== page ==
Bill McGuire is professor of Geophysical Hazards at University College London and heads their Benfield Hazard Research Centre, so is certainly well-qualified for such doomsaying. Natural hazards such as tsunamis, volcanoes, and earthquakes are all featured in early chapters. While all of these would be pretty unpleasant experiences if you were to be personally caught up in one, most such events simply don’t pack enough of a punch to threaten life globally. McGuire moves on to events lying in the extreme tail of more ‘everyday’ dangers, and discusses the hazard presented by thankfully-rare super-volcanoes. By injecting so much fine dust and sulphur dioxide into the upper atmosphere, such eruptions can trigger a volcanic-winter and truly alter the climate worldwide, potentially knocking the global biosphere.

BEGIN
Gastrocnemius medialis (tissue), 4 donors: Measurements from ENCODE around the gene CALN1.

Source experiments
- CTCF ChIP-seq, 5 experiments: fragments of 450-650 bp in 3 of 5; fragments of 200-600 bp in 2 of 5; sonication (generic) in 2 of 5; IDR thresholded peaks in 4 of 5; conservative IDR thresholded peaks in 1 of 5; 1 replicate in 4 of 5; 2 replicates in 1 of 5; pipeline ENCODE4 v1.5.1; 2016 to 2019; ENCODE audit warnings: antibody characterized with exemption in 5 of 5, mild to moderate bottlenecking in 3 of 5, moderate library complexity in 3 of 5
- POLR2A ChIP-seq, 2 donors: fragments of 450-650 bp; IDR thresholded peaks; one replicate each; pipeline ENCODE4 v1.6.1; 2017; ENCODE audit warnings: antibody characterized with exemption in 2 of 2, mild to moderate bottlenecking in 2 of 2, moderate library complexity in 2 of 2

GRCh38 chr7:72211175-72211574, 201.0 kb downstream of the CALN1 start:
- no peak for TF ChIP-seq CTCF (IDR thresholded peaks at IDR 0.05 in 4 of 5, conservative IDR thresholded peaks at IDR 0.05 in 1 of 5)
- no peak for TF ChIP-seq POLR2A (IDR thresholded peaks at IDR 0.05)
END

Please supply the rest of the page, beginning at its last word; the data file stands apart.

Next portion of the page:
Long-term climate stability is also treated in a very fair-handed way. Chapter 2 deals with the current trend of global warming, whilst the following section summarises the opposite periods in Earth’s history: ice ages. Between them, these chapters address the crucial drivers and feedback loops involved in maintaining planetary climate stability.
Also of great interest to astrobiology is Chapter 5 and the threats posed to planetary habitability by the cosmic environment. McGuire covers the hazards of asteroid and comet impacts, talking about the relative risk of strike and potential consequences posed by impactors of different sizes. Although this may be no consolation to the dinosaurs, extinction level events (ELEs) appear to occur only every 100 million years or so, and so you are over 300 times more likely to win the National Lottery than you are to be killed by a cosmic collision.
As with all of the publications in the Very Short Introduction series, Global Catastrophes can at times feel frustratingly sparse on detail, although the book does provide a brief bibliography if you want to follow up on some of the references. You can read McGuire’s book in a single train ride, but you will spend the rest of the week fretting over all the myriad ways the world could end…
Reviewed by: Lewis Dartnell, University College London